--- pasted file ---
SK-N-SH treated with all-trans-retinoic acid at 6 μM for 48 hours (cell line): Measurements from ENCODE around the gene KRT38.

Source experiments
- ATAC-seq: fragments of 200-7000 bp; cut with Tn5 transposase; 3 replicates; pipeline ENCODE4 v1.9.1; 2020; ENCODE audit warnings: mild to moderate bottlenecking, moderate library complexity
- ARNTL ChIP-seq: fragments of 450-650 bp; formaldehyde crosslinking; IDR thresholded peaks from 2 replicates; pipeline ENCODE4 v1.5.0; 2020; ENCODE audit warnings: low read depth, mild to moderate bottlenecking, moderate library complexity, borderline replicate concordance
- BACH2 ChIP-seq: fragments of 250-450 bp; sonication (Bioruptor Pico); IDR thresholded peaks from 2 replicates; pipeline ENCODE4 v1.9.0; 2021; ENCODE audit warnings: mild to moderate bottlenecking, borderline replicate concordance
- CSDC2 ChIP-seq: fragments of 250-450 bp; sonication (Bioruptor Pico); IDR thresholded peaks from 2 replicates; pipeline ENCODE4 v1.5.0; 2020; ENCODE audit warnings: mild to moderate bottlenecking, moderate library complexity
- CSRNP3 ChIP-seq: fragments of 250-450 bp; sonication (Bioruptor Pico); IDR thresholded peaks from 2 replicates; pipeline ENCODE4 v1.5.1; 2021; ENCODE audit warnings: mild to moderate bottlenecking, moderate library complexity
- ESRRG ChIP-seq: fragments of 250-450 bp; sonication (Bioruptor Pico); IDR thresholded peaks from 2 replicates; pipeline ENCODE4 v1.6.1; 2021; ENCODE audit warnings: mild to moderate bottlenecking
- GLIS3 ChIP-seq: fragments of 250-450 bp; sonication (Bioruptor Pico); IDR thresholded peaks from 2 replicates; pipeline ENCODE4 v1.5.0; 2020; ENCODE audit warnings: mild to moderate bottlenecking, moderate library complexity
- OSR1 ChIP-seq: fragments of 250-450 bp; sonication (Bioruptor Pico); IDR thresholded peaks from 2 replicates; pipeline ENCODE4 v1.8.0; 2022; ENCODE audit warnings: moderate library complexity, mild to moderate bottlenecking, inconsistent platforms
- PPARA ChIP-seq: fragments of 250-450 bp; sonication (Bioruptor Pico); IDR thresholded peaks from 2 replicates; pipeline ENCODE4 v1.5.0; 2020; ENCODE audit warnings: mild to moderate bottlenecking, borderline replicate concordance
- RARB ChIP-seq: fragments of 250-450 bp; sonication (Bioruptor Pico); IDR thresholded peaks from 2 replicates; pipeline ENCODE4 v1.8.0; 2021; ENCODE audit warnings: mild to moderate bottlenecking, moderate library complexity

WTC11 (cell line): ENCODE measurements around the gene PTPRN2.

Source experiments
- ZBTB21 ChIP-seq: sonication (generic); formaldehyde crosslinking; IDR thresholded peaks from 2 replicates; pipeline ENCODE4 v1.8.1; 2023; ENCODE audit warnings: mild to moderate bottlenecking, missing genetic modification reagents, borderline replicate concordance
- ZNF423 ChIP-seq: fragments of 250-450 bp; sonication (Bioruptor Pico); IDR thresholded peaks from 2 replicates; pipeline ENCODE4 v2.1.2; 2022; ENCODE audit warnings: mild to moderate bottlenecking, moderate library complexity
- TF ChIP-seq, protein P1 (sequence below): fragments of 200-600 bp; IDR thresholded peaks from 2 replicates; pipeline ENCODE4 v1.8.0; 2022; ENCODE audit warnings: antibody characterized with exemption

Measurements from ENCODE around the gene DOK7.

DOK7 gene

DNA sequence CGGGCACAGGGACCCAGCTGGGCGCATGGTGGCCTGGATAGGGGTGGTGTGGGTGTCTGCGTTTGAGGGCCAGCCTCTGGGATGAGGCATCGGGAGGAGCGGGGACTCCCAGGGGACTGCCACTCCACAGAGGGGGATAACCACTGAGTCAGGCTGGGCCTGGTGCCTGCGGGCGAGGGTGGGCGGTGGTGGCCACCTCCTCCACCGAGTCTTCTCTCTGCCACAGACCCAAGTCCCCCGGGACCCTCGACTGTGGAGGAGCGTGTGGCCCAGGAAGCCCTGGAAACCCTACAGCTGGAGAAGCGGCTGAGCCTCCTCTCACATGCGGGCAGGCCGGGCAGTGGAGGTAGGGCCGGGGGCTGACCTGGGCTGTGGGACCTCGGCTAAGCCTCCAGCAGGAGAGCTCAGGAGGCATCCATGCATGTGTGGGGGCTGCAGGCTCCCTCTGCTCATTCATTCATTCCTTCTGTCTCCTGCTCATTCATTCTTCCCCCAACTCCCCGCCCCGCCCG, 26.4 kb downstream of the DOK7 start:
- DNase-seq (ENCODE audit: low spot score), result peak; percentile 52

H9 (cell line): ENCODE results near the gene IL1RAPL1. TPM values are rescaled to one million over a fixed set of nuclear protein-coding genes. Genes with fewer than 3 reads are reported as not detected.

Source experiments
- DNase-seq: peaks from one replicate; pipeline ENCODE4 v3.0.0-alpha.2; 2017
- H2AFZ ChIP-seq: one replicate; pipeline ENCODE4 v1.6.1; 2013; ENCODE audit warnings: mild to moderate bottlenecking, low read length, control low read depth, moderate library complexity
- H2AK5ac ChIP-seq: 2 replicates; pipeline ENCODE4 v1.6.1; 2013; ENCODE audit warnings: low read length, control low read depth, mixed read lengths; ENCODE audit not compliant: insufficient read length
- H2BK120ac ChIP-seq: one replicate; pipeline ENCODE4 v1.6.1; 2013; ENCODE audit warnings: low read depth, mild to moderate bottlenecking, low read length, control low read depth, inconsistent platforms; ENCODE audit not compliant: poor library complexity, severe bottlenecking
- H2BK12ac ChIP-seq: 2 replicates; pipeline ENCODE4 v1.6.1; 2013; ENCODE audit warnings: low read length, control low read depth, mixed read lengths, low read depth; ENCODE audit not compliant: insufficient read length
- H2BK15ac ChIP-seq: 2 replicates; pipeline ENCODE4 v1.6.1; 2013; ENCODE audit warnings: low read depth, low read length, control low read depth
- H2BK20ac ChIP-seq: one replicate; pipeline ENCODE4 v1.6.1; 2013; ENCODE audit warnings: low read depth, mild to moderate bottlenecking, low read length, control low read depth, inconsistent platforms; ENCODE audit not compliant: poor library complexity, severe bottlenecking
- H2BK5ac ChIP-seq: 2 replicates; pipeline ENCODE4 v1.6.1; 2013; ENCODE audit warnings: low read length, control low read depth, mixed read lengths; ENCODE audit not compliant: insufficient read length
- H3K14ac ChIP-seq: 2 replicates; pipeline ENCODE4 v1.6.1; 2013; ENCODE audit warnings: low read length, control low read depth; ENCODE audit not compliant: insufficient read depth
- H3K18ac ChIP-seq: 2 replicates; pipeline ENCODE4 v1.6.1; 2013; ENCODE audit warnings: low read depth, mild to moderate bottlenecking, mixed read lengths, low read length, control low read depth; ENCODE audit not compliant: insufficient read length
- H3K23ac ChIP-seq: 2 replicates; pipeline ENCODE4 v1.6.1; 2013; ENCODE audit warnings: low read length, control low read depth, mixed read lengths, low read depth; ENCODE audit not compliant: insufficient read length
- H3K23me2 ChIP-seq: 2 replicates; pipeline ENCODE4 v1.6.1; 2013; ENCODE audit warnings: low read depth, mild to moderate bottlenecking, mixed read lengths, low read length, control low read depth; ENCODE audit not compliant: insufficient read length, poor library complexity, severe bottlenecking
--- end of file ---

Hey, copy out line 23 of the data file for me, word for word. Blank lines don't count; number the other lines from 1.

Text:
Source experiments